Request permission for commercial reuse | Click to expandAbstract | PDF file iconPDF (2544 KB) | HTML iconHTML

    Invention has always made popular television, and the advent of reality TV, along with advances in rapid prototyping technology, has made it possible to design and create inventions in front of the camera. There is also growing interest in producing TV that attracts home viewers who are, or aspire to be, hackers. The authors describe their experiences making a cable TV show in which each episode i... View full abstract»

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  • A Solder's Tale: Putting the "Lead" Back in "Lead Users"

    Publication Year: 2008, Page(s):32 - 38
    Request permission for commercial reuse | Click to expandAbstract | PDF file iconPDF (1932 KB) | HTML iconHTML

    A composer's view of the history of hardware hacking, contrasting the aesthetic implications of circuitry and software. View full abstract»

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  • Hacking the Nintendo Wii Remote

    Publication Year: 2008, Page(s):39 - 45
    Cited by:  Papers (149)  |  Patents (7)
    Request permission for commercial reuse | Click to expandAbstract | PDF file iconPDF (2282 KB) | HTML iconHTML

    Since its introduction, the Nintendo Wii remote has become one of the world's most sophisticated and common input devices. Combining its impressive capability with a low cost and high degree of accessibility make it an ideal platform for exploring a variety of interaction research concepts. The author describes the technology inside the Wii remote, existing interaction techniques, what's involved ... View full abstract»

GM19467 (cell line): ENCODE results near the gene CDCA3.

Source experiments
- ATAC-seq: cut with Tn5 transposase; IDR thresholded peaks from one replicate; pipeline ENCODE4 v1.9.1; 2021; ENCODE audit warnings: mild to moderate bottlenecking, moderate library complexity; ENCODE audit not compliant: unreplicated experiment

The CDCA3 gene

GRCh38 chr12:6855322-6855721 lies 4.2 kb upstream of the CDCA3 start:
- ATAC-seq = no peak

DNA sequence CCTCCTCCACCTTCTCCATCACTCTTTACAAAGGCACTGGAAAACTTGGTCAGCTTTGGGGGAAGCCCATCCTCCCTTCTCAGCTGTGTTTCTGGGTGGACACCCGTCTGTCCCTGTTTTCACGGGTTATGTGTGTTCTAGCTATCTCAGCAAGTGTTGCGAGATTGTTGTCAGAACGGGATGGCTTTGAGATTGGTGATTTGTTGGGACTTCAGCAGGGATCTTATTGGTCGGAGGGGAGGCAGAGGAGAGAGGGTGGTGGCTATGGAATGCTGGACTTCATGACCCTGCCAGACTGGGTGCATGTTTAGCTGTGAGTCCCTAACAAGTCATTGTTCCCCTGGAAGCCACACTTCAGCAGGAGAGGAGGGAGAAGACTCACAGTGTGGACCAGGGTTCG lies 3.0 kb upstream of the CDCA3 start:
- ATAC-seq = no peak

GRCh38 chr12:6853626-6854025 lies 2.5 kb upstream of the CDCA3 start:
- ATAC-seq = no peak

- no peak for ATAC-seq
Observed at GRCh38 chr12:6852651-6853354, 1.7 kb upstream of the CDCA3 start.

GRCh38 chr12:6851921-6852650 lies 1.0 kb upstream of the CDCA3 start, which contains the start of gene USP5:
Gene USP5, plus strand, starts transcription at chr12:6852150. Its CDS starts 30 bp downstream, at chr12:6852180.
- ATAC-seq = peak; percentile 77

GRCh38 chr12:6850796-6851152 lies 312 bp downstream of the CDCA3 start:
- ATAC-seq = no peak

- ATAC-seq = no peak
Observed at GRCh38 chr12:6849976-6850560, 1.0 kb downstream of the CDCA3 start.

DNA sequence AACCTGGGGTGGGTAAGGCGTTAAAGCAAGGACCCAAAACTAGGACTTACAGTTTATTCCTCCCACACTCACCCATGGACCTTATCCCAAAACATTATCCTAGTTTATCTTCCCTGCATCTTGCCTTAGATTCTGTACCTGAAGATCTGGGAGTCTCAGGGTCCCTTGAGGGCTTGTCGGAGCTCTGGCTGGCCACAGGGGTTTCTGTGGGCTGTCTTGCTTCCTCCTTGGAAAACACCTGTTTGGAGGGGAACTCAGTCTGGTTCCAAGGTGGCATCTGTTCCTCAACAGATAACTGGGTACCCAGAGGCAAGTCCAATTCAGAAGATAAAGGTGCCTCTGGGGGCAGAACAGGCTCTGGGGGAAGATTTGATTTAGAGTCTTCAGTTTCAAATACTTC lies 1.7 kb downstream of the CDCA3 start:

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  • Hacking, Mashing, Gluing: Understanding Opportunistic Design

    Publication Year: 2008, Page(s):46 - 54
    Cited by:  Papers (30)
    Request permission for commercial reuse | Click to expandAbstract | PDF file iconPDF (1910 KB) | HTML iconHTML

    Opportunistic practices can accelerate and simplify ubiquitous computing systems design. Such practices may include copying and pasting code from online forums into one's own scripts or reappropriating components from consumer electronics for design prototypes. The authors introduce a framework that links opportunistic design for ubiquitous computing to hardware and software practices. They interv... View full abstract»

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  • Chumby: An Experiment in Hackable Pervasive Computing

    Publication Year: 2008, Page(s):55 - 62
    Request permission for commercial reuse | Click to expandAbstract | PDF file iconPDF (976 KB) | HTML iconHTML

    As computers become more pervasive, they become more personal. The ultimate pervasive computer would be as unique as the individual it serves. Unfortunately, consumer products are typically closed to protect the manufacturer's intellectual property - a policy choice that hampers user's ability to customize products to fit their unique environments. The chumby is a pervasive computing device and no... View full abstract»

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  • Kent Farnsworth on His Father's Electronic Television and Fusion Research

    Publication Year: 2008, Page(s):63 - 65
    Request permission for commercial reuse | Click to expandAbstract | PDF file iconPDF (566 KB) | HTML iconHTML

    On 7 September 1927, Philo Taylor Farnsworth demonstrated the first all-electronic dissection and reconstruction of a television image, laying the foundation for the television revolution. In this interview with Kent Farnsworth, one of Philo's surviving sons, we get a rare glimpse of this prolific inventor's working habits. View full abstract»

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  • User Innovation and Hacking

    Publication Year: 2008, Page(s):66 - 69
    Request permission for commercial reuse | Click to expandAbstract | PDF file iconPDF (1279 KB) | HTML iconHTML